On Resolution Complexity of Matching Principles

Stefan Dantchev

May 2002


Studying the complexity of mathematical proofs is important not only for automated theorem proving, but also for Mathematics as a whole. Each significant result in this direction would potentially have a great impact on Foundations of mathematics.

Surprisingly enough, the general Proof Complexity is closely related to Propositional Proof Complexity. The latter area was founded by Cook and Reckhow in 1979, and enjoyed quite a fast development since then. One of the main research directions is finding the precise complexity of some natural combinatorial principle within a relatively weak propositional proof system. The results in the thesis fall in this category. We study the Resolution complexity of some Matching Principles. The three major contributions of the thesis are as follows.

Firstly, we develop a general technique of proving resolution lower bounds for the perfect matchingprinciples based on regular planar graphs. No lower bounds for these were known prior to our work. As a matter of fact, one such problem, the Mutilated Chessboard, was suggested as hard to automated theorem provers in 1964, and remained open since then. Our technique proves a tight resolution lower bound for the Mutilated Chessboard as well as for Tseitin tautologies based on rectangular grid graph. We reduce these problems to Tiling games, a concept introduced by us, which may be of interest on its own.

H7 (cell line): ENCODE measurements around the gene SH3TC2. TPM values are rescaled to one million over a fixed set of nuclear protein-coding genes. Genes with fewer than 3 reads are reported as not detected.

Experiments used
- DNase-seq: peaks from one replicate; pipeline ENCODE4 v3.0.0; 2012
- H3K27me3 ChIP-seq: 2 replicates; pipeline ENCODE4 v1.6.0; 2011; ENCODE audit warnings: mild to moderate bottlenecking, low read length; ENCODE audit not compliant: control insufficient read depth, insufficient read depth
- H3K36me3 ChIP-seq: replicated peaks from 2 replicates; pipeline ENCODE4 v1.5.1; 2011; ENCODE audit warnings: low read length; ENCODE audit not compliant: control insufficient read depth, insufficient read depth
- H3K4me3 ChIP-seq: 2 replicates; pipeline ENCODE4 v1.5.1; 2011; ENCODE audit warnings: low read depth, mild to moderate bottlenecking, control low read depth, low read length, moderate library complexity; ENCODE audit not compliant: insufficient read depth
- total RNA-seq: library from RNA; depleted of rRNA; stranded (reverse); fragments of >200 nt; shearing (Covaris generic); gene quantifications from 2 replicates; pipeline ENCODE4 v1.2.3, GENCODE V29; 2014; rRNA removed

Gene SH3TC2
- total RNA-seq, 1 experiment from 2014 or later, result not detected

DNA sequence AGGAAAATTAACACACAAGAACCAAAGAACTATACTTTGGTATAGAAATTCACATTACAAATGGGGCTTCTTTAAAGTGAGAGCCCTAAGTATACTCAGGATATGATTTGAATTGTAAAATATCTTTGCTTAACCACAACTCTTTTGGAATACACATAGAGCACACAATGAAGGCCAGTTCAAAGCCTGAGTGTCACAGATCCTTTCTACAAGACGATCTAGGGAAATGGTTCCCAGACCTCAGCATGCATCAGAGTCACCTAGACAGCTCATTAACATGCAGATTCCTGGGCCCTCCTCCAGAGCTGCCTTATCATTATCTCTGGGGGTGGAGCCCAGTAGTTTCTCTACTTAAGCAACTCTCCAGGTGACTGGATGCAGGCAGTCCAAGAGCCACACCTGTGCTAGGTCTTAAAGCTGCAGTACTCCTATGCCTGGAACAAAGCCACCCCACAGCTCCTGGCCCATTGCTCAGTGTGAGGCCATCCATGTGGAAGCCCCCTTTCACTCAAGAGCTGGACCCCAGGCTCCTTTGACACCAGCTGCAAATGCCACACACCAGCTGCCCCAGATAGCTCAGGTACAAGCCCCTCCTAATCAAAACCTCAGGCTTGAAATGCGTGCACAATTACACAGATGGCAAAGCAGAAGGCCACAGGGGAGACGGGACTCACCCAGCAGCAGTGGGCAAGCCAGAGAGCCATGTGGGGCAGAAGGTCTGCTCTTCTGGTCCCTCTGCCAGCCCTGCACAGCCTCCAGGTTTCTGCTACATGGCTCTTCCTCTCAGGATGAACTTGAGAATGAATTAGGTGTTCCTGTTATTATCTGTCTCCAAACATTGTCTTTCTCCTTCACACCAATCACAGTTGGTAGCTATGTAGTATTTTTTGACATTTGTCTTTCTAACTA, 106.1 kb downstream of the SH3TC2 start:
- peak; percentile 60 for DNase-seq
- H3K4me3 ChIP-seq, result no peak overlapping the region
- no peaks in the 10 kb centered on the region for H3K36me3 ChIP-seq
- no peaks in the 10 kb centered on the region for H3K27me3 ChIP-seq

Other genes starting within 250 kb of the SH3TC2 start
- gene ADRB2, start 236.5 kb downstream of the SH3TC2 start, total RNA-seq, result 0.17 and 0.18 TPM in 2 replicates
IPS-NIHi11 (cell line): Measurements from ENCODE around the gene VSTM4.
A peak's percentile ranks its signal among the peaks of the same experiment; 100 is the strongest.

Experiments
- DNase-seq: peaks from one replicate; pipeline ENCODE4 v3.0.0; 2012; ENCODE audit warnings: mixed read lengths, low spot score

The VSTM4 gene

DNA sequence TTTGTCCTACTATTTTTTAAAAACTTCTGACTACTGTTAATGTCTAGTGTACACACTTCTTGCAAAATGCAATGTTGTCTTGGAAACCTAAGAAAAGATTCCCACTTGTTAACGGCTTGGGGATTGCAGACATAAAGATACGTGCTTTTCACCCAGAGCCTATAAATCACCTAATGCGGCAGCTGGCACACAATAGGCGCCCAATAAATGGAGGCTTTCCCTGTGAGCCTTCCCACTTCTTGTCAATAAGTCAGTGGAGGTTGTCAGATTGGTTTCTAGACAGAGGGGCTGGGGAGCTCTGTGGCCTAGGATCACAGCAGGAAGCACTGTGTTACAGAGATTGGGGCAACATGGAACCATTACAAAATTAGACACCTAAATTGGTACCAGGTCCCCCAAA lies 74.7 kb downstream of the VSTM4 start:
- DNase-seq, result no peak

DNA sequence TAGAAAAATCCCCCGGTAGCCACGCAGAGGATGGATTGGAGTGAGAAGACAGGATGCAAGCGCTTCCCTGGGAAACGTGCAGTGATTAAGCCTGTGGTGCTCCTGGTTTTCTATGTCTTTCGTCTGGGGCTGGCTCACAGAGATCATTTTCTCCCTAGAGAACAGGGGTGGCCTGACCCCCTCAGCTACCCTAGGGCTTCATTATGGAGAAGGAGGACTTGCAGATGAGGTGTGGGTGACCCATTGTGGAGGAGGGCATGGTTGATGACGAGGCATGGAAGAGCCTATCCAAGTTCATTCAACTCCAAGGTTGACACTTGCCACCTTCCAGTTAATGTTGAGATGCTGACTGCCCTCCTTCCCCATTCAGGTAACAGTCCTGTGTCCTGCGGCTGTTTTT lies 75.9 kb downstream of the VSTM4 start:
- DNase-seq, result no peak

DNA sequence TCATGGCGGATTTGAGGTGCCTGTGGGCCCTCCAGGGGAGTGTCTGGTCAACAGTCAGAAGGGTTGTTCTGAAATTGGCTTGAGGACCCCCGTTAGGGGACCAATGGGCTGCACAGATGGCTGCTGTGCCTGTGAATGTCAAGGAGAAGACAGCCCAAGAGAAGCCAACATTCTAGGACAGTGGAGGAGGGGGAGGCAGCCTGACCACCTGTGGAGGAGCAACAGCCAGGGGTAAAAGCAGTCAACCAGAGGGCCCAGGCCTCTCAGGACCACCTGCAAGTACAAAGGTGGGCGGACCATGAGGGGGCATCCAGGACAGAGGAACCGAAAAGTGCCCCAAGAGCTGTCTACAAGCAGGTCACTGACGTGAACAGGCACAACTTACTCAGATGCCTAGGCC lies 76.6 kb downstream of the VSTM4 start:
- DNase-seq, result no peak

Secondly, we find the exact Tree-Resolution complexity of the Weak Pigeon-Hole Principle. It is the most studied combinatorial principle, but even its Tree-Resolution complexity was unknown prior to our work. We develop a new, more general method for proving Tree-Resolution lower bounds. We also define and prove non-trivial upper bounds on worst-case proofs of the Weak Pigeon-Hole Principle. The worst-case proofs are first introduced by us, as a concept opposite to the optimal proofs.

Thirdly, we prove Resolution width-size trade-offs for the Pigeon-Hole Principle. Proving the size lower bounds via the width lower bounds was known since the seminal paper of Haken, who first proved an exponential lower bound for the ordinary Pigeon-Hole Principle. The width-size trade-offs however were not studied at all prior to our work. Our result gives an optimal width-size trade-off for resolution in general

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